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RALSTON PURINA CO. ET AL. v. LOUISVILLE & NASHVILLE RAILROAD CO. ET
ON APPEAL FROM THE UNITED STATES DISTRICT COURT FOR THE WESTERN DISTRICT OF
Concluding from the protesting appellant feed manufacturers' evidence that, though appellee railroads' proposed new tariffs would increase through rates on meal and related articles used in making feed, the railroads would lose revenue because of diversion of meal traffic to trucks, the Interstate Commerce Commission (ICC) canceled the proposed tariffs. The District Court set aside and annulled the ICC's order for want of substantial evidence to support it, viewing the shippers' evidence as mere conjecture and self-serving and finding that instead of losing revenue from the new tariffs the railroads would improve their financial position notwithstanding any predicted traffic diversion. Held: The District Court exceeded its function in reweighing the testimony, and on the record before it erred in differing with the ICC and agreeing with the railroads on the impact of the new tariffs on railroad revenue.
397 F. Supp. 607, reversed.
This is an appeal from the judgment of a three-judge District Court setting aside and annulling a decision and order of the Interstate Commerce Commission. Louisville & Nashville R. Co. v. United States, 397 F. Supp. 607 (WD Ky. 1975).
In 1973, the railroads in southern territory, which lies south of the Ohio River and east of the Mississippi, proposed new tariffs changing the method of calculating the through rates on vegetable oil, cake or meal, and related articles, which were subject to transit privileges at various points where animal, fish, and poultry feed using these ingredients was made and transshipped. Certain [426 U.S. 476, 477] large feed manufacturers protested. The Commission found that the net effect of the new tariffs would be to increase the through rates on the articles involved and that the railroads had "not presented probative evidence in justification" of the new tariffs. Based on the testimony and evidence presented by the protestants, the Commission found "strong support on this record for concluding that these shippers will divert a considerable portion of their feed traffic, from railroad to trucks, with the establishment of the proposed rule." The result, the Commission found, would be "a net loss of revenue to the [railroads] despite the assessment of the higher rates and charges and thus will be self-defeating." The Commission concluded that the railroads had not met their burden of proof that the proposed tariffs were just and reasonable under 15 of the Interstate Commerce Act, 24 Stat. 384, as amended, 49 U.S.C. 15 (7), and required that the railroads cancel the schedule. 346 I. C. C. 579, 587-588 (1973).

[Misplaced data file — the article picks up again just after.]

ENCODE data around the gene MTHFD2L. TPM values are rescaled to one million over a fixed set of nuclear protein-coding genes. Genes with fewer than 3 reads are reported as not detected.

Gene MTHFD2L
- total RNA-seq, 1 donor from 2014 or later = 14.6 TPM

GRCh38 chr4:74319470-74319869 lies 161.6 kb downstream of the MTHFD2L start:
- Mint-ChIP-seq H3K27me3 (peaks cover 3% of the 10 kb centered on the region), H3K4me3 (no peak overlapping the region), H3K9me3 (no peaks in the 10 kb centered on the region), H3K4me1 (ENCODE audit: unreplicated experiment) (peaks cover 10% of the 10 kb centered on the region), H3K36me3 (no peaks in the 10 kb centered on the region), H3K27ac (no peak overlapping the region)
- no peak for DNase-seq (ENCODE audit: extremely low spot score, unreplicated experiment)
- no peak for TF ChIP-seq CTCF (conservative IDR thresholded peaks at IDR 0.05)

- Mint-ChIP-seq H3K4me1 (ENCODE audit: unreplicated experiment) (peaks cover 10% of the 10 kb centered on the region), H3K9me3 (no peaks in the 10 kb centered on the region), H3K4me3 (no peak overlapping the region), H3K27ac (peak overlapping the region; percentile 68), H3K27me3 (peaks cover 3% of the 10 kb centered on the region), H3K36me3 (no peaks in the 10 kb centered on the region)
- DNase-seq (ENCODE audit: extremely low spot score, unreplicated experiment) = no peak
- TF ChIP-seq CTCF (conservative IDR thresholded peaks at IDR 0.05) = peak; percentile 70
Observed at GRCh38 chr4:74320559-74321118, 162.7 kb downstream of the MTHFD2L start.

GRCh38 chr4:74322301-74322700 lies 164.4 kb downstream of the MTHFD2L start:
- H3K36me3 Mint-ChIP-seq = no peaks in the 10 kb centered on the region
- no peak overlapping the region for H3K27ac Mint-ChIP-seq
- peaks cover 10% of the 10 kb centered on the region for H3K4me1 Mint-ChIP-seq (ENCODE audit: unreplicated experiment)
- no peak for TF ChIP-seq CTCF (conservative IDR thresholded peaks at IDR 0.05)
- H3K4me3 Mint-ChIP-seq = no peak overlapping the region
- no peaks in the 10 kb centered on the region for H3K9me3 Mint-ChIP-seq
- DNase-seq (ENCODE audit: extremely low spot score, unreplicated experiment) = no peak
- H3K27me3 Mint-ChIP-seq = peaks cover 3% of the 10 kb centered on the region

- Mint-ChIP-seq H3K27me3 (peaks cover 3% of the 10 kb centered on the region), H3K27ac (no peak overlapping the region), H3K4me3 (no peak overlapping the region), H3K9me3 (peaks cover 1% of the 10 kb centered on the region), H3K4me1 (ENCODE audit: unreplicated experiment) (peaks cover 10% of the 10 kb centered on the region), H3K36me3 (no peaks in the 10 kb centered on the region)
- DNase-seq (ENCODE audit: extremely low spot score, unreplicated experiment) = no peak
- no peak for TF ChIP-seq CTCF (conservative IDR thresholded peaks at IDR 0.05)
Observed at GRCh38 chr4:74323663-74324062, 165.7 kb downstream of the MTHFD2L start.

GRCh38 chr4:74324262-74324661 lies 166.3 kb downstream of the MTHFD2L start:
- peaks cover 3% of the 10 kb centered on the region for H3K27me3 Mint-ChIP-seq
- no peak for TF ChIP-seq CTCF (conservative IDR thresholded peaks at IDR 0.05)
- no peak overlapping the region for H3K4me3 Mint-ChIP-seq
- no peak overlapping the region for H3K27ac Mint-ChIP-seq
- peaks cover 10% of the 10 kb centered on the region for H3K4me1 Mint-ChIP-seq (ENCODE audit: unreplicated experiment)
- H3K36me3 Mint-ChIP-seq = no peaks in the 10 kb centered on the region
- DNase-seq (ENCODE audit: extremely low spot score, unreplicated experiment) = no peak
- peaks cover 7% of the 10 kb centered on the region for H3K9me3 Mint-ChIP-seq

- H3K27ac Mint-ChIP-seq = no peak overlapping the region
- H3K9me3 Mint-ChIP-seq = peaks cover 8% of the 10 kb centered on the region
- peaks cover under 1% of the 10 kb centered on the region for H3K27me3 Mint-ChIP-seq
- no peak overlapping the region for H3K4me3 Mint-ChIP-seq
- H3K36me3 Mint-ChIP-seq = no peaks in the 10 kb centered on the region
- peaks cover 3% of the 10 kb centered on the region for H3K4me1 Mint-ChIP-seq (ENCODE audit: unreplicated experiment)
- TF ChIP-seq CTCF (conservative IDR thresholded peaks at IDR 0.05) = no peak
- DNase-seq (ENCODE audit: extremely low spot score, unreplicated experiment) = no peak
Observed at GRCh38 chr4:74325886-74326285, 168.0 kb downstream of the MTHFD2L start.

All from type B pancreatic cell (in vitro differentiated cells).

The District Court set aside and annulled the Commission order for want of substantial evidence to support it. The District Court considered the shippers' evidence mere conjecture and self-serving and could not accept the Commission's conclusion that the railroads would lose revenue from the new tariffs. It also thought it "uncontroverted" that "the railroads have incurred a loss of revenue from the transportation of meal," and therefore "clearly established that if there should be a diversion of meal traffic as predicted by the shippers, the carriers would actually be in a better financial position than at present." 397 F. Supp., at 610.
We reverse the judgment of the District Court. Concededly, there was detailed evidence with respect to the anticipated traffic diversion which the Commission credited and thought strongly supported its conclusion. The District Court exceeded its function in reweighing the [426 U.S. 476, 478] testimony, which is primarily the task of the Commission. Alton R. Co. v. United States, 315 U.S. 15, 23 -24 (1942); Illinois C. R. Co. v. Norfolk & W. R. Co., 385 U.S. 57, 69 (1966). On the record before it, the District Court also erred in differing with the Commission and agreeing with the railroads with respect to the impact of the new tariffs on railroads revenue. The court relied on evidence which showed only that under the old rates the railroads sustained a loss on feed outbound from the transit points and which, as a railroad witness testified, Comm'n Tr. 28-29, did not relate to the net gain or loss on inbound meal shipments or on the through movement when both legs were considered together.